Arab designers leave impact at London Biennale
LONDON - Egypt won the medal for the most outstanding overall contribution at the 2018 London Design Biennale. The United Arab Emirates, Saudi Arabia, Lebanon, Qatar and Somalia also mounted thought-provoking installations under the theme “Emotional States.”
“Entrants were asked to explore how design not only affects our lives in a practical way but also how it impacts on us emotionally. Visceral exhibits and experiences evoked moods and explored a particular country’s design story. Ideas about sustainability, migration, pollution, energy, cities and social equality were explored,” an introductory statement said.
Forty countries from six continents participated in the event at Somerset House, a royal palace from the 18th-century turned into an international contemporary arts centre.
The Egyptian installation, “Modernist Indignation,” curated by Cairo architect Mohamed Elshahed, was described by the biennale as “an elegy for a rapidly disappearing culture, seen through the prism of the first Arabic design magazine.”
The historical material on display had an air of melancholy and nostalgia. It told the story of Al Emara, the first Arabic-language design magazine, which was published 1929-1959. The magazine documented Egypt’s modernist architecture, which has either been demolished or left to decay.
“In the absence of accessible archives for the study and documentation of modernist architecture in Egypt, the magazine is the most comprehensive record of the country’s embrace of modernist design,” Elshahed said on the biennale website.
The installation told the story of the magazine through text, tastefully engraved in mirrors, photographs and copies of Al Emara. It featured “House of the Flying Architect,” a film made in the house of Sayed Karim, the magazine’s founder. The film discussed his 1939 manifesto “What is Architecture?”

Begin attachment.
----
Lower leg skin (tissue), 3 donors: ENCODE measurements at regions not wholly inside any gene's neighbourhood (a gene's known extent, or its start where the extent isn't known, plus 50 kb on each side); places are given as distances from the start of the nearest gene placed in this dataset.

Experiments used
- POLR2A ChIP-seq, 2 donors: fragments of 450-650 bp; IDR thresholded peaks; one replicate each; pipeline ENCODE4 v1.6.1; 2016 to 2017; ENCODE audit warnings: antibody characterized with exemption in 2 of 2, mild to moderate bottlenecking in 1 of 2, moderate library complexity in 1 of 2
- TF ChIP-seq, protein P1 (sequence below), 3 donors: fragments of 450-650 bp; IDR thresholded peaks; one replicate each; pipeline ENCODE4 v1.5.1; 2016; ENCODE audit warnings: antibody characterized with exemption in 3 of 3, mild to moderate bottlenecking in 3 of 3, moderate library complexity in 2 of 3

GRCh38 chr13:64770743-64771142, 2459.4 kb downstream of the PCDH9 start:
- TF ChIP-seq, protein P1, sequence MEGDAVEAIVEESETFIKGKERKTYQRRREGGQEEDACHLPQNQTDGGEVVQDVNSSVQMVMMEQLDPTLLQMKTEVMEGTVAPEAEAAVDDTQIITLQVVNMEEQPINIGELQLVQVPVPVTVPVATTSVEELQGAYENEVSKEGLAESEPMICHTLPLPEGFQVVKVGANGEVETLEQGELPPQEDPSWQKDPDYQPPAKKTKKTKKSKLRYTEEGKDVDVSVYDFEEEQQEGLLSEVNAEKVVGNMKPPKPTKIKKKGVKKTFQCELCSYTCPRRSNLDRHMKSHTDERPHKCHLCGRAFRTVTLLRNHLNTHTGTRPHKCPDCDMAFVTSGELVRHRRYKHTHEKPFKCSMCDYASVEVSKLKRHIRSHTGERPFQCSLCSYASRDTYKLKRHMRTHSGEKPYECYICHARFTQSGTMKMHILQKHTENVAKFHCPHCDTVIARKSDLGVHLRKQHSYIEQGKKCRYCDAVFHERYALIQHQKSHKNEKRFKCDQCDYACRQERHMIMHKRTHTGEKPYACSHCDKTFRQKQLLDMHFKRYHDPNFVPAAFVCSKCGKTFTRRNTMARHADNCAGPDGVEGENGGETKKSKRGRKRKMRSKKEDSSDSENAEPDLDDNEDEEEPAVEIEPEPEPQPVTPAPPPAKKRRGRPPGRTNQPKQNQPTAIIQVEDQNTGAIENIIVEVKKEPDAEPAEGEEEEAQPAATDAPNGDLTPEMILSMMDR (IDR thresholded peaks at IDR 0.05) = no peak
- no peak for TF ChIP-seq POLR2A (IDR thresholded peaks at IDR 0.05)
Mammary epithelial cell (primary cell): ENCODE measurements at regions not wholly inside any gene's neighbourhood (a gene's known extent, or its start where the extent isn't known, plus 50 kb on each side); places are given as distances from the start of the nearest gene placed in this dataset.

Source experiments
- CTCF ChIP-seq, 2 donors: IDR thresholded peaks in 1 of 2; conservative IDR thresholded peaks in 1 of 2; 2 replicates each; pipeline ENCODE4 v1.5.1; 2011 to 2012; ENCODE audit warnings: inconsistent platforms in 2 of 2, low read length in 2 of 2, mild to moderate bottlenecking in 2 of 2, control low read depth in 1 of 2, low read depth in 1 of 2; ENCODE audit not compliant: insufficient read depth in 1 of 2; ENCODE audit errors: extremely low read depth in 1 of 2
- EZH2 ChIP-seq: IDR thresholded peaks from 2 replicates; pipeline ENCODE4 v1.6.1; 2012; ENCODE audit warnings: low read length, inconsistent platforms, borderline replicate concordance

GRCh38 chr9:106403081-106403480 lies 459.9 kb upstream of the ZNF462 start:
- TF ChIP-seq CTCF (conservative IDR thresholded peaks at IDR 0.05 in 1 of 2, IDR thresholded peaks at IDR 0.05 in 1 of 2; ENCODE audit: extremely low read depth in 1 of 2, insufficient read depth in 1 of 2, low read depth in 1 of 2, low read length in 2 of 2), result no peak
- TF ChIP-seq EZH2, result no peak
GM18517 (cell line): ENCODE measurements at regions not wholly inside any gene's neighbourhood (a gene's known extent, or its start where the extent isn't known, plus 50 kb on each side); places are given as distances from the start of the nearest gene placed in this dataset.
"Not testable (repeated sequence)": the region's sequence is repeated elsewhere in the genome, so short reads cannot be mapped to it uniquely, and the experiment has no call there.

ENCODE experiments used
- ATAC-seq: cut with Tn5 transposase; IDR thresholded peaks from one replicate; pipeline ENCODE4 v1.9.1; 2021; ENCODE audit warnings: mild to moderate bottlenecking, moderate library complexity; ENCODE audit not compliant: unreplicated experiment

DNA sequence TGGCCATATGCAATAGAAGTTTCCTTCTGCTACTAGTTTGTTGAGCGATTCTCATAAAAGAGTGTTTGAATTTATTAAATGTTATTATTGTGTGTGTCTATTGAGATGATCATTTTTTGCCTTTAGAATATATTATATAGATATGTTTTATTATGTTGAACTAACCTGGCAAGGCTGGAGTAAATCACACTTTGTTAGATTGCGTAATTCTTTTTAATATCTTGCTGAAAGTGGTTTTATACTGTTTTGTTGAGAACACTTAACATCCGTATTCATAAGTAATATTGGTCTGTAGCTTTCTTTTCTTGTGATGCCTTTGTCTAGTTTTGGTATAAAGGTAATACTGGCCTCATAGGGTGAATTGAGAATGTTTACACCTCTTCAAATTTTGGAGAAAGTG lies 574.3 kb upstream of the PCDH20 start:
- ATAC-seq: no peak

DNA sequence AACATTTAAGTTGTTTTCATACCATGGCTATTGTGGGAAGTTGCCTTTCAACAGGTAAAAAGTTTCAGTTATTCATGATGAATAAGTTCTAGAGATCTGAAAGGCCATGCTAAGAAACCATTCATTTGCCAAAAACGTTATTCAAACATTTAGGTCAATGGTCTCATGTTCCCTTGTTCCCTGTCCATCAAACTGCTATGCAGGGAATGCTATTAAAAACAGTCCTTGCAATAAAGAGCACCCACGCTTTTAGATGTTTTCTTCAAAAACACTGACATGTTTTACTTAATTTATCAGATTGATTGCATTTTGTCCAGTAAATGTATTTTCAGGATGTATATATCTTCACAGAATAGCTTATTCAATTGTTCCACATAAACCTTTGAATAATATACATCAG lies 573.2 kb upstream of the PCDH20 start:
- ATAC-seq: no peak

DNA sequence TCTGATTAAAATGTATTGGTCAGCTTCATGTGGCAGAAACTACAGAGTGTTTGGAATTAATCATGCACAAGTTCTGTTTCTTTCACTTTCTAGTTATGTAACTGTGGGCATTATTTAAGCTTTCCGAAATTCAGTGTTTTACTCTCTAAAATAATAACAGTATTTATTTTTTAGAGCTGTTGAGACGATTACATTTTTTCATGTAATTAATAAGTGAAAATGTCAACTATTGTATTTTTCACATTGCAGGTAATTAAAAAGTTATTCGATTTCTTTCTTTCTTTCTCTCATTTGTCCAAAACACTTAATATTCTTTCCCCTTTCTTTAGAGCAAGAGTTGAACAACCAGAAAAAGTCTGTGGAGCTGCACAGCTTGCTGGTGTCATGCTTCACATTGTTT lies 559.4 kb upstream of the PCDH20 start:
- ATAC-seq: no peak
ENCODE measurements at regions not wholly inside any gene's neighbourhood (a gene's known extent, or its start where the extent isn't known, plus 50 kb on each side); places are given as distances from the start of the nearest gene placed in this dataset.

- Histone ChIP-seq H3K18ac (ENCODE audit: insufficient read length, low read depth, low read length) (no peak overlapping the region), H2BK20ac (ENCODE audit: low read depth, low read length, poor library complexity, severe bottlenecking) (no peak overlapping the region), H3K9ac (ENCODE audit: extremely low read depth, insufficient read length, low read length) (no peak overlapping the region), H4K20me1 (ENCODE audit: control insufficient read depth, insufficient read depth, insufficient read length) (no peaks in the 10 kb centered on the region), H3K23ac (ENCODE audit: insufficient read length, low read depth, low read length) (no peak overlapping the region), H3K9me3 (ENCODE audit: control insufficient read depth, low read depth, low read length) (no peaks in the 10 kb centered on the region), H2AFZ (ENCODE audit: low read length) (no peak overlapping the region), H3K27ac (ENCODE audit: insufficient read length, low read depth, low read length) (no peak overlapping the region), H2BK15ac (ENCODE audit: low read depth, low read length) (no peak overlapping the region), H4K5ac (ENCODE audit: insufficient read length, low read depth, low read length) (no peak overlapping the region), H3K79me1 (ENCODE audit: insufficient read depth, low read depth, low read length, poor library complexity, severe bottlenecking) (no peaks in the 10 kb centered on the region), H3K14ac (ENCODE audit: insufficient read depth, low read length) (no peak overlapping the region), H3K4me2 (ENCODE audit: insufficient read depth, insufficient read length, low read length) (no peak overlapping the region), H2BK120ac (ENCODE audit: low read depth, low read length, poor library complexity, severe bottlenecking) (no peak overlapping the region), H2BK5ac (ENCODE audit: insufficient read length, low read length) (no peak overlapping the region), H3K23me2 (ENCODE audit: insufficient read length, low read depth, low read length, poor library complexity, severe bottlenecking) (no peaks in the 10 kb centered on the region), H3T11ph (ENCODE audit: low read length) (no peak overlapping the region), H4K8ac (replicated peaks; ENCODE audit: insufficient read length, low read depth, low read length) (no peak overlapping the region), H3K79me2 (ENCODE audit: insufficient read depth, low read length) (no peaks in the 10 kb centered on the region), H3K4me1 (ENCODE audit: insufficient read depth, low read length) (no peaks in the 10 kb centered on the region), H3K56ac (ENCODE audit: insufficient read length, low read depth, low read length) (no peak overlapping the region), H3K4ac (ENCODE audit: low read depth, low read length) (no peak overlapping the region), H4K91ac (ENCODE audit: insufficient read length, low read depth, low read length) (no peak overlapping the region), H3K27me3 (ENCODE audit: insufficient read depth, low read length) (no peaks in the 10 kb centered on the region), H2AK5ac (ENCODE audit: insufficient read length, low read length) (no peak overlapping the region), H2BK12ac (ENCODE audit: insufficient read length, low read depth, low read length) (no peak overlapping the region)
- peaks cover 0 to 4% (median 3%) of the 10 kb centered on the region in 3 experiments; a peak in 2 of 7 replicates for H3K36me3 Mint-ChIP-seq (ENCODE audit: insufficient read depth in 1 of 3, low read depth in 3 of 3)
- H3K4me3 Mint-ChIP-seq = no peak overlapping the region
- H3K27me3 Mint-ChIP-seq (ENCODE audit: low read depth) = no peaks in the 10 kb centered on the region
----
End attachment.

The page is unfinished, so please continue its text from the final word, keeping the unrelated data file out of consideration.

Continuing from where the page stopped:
Rapid change, development and progress coupled with a sense of nostalgia were the themes of installations from the UAE and Qatar.
The rapid passing of time was the theme of the UAE’s “Time is Subjective” created by Tinkah, a design firm in Dubai. Rows of hourglasses appeared suspended in air and rotated intermittently. The 70 hourglasses, filled with sand, were inspired by the 1970s, one of the most important decades in UAE history, which involved the emirates’ unification and transformation.
“The UAE’s installation looks directly at time and its personal meaning to the country,” Tinkah stated. “Time is subjective. In youth, a year appears like forever and as you grow a decade passes in a click. As a young country at only 46 years of age, the UAE is always in motion.”
Saudi artist Lulwah al-Homoud developed an abstract form of language evolved from the Arabic alphabet that she turned into geometric designs. The designs merged into one another as they were reflected in strategically placed mirrors, which produced a hypnotic, soothing effect.
Qatari designer Aisha Nasser al-Sowaidi said she was inspired by the nostalgia that pervades life in Doha, which is in constant, rapid reinvention. Visitors were invited to place their heads beneath domes each with a different scent: perfume, tobacco and mango, evoking the non-physical past as smoke [with different smells] but their outer shell was made of concrete, the dominant material used in Doha’s redevelopment.
Somalia’s exhibit “What Remains” traced the history of Somali architecture through images starting with its pre-colonial heritage and moving to its British and Italian colonial past, post-independence socialist modernism and scenes from before and after the civil war. The main installation featured 3D models of Mogadishu’s most iconic buildings and monuments.
Lebanon presented “The Silent Room,” a public space where visitors were insulated from outside noise and other sensorial aggressions. Designer Nathalie Harb said she meant to show silence as “a form of resistance, an act of cleansing needed to reclaim ownership of our thoughts and ourselves.” The room provided a cocoon-like space isolated from the noise of the city.
The United Kingdom’s exhibit “Maps of Defiance,” documenting the genocide of the Yazidi people in northern Iraq, offered penetrating insight into how architects, archaeologists, software developers and lawyers work together to document destruction in Iraq. The focus was on forensic techniques that the curators (Forensic Architecture, the Victoria and Albert Museum) said they hoped could be replicated in other conflict zones.
The installation showed how Yazidis used kites, plastic bottles and digital images to collect evidence of shrines and mausoleums destroyed by the jihadists to create 3D models that could be used in litigation. A sculpture of a Yazidi shrine dispelled the gloom of the sombre exhibition.
The effect of war was also examined by the refugees’ pavilion, which featured an installation of a makeshift home that can be unpacked and assembled in four hours. On its walls was a large colour photo of a refugee family in northern Iraq.
Adrian Jankowiak, an industrial designer curating the installation, said: “The emphasis was on sharing the stories of refugees before, during and after the process of resettlement by exhibiting objects they have designed.”